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In the W3C working draft for HTML5 here's a line I find confusing:

Comments that contain the string "-->" can be represented in the DOM but not in the HTML syntax or in XML.

I can interpret this in two different ways:

  • Comments that contain the string "-->" can be represented in XML and in the DOM but not in the HTML syntax

  • Comments that contain the string"-->" can be represented in the DOM but neither in the HTML syntax nor in XML.

I really find the original formulation highly confusing. Which one does it mean and is it even correct english?

Who should I contact if I want to point out that I find such a wording highly confusing and that hence there's a high probability that other non-native english speaker would find this kind of formulation highly confusing too?

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The Editor? – kennytm Jun 3 '10 at 19:53
If you use the WHATWG version of the specification (<>), there's a textbox at the bottom of your window to file bugs, which are guaranteed to be looked at. I filed <>;. – Ms2ger Jun 4 '10 at 10:37
up vote 2 down vote accepted

Your second interpretation is correct. You can email your comment to the W3C HTML Working Group at, they'll take it from there. They've confused me in the past and since reworded sections.

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Due to the very low signal:noise ratio on <>, the editor usually doesn't change the specification based on feedback there. He does, however, guarantee that he'll consider all feedback sent to <> and all bugs filed at <>; (or through the textbox at the bottom of the window in the WHATWG specification, <>). – Ms2ger Jun 4 '10 at 10:41
Thanks ms2ger, whoever you are. I was in two minds which to suggest, but as a member of the W3C HTML WG, I thought it proper to suggest that one, but I know exactly what you mean about the signal:noise ratio. The editor seems to get a little stick sometimes for making changes that haven't been discussed or raised at W3C, despite doing an 'impossible' job. – Lee Kowalkowski Jun 4 '10 at 19:45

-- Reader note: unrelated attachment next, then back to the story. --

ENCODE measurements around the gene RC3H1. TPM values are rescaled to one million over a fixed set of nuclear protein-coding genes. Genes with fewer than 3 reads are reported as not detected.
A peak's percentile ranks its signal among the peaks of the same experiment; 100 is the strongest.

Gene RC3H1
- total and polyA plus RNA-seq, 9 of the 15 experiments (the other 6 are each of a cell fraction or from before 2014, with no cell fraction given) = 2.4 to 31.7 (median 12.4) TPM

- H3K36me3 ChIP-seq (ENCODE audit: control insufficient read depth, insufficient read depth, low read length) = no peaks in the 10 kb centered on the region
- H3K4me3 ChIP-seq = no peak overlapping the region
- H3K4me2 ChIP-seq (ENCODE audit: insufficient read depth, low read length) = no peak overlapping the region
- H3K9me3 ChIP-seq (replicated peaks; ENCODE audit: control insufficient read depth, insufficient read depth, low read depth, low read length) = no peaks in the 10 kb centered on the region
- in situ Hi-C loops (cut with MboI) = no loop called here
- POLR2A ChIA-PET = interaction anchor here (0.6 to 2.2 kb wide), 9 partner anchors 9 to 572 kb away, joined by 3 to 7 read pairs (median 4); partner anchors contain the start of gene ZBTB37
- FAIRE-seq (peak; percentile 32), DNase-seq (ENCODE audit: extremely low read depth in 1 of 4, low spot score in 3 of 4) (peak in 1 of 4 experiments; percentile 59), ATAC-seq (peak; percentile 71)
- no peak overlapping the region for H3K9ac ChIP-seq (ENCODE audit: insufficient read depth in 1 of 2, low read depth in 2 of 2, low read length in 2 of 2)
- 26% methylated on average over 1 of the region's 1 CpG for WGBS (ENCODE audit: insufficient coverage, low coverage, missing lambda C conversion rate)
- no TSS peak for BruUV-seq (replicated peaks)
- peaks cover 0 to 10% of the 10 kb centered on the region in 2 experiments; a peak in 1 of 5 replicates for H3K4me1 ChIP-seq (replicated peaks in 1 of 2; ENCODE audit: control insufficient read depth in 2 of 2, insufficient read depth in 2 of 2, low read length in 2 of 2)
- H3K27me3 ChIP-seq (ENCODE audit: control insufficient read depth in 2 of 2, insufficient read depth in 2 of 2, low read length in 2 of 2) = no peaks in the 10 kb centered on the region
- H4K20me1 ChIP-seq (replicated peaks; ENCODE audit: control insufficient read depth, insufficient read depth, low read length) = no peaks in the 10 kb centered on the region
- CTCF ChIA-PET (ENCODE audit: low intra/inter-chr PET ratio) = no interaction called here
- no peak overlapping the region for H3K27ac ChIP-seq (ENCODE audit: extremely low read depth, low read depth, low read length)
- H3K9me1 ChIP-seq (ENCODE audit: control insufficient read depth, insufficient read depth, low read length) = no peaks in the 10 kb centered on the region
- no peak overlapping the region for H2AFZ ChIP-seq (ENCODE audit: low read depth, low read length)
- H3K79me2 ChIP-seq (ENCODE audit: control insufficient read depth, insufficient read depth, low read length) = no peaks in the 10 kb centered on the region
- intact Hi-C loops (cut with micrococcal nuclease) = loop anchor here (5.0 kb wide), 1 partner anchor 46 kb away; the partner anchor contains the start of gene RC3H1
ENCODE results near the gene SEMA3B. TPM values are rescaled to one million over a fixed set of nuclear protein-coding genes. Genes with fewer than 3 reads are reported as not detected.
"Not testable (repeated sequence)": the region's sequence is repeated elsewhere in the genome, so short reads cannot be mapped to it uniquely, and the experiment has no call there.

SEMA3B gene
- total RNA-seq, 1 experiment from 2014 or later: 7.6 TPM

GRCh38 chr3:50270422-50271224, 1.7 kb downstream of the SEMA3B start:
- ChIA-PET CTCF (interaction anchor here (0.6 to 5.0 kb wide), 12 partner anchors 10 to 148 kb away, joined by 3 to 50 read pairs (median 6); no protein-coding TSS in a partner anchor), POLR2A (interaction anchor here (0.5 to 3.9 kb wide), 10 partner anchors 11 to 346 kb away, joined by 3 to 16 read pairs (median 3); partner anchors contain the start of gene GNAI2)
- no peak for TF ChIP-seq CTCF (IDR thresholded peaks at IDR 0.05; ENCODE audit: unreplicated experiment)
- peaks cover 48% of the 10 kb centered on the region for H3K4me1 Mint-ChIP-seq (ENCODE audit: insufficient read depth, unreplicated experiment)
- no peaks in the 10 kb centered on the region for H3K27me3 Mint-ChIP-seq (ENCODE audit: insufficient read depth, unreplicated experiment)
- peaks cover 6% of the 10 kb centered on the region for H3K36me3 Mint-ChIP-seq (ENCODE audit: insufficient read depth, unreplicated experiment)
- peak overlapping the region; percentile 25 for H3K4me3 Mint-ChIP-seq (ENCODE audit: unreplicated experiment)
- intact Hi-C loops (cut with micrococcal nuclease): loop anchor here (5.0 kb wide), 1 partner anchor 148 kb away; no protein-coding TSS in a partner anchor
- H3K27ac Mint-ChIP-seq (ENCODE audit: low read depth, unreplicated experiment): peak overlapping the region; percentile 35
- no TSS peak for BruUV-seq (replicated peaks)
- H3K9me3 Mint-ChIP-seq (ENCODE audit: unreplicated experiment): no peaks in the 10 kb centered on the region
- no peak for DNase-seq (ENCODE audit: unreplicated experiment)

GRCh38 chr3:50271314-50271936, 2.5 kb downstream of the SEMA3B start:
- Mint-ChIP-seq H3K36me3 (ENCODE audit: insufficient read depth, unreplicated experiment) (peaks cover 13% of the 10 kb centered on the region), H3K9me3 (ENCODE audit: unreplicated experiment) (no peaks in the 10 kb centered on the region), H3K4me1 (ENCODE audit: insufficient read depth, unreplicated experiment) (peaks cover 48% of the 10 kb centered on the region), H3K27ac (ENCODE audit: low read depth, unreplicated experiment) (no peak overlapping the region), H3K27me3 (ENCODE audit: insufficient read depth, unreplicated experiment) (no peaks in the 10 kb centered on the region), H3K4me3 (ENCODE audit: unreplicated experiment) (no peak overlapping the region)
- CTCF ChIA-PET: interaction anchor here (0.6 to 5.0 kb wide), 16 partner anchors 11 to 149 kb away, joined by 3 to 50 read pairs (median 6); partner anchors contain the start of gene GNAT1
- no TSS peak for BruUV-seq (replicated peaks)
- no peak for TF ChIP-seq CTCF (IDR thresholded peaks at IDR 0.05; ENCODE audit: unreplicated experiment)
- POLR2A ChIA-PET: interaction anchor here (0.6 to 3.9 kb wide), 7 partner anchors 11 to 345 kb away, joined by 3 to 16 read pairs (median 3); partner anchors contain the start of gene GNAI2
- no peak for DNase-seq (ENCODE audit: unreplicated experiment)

I think that it means:

  • DOM: yes
  • HTML: no
  • XML: no

As a native English speaker (but not a lawyer who is used to looking for ambiguity) I don't find it ambiguous (I think I know what it means).

It would be clearer with an extra comma and maybe a 'nor':

... can be represented in the DOM, but not in the HTML syntax nor in XML.

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+1 to all... I think my issue is that some construct are "less obvious" to non-native English speakers (even if my native language has similar constructs): it's like the "double negation", this is typically something causing trouble to non-native speakers :) – NoozNooz42 Jun 3 '10 at 20:31
@NoozNooz42 It's non-ambigous to me because of its position within the sentence: when I read it I 'hear' and implicitly supply the missing comma, which groups the XML and HTML into the same category. – ChrisW Jun 3 '10 at 20:47

It means that a comment containing "-->" can be created in the DOM (via e.g. Javascript), but that it cannot be created in either XML or HTML.

This is due to parsing issues that the DOM does not have to deal with.

Edit: And yes, it's "correct" English, with no ambiguity, at least in my opinion. Had it meant your first interpretation, it would likely have been written as "Comments that contain the string '-->' can be represented in the DOM and in XML, but not in the HTML syntax."

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You can contact the W3C here:

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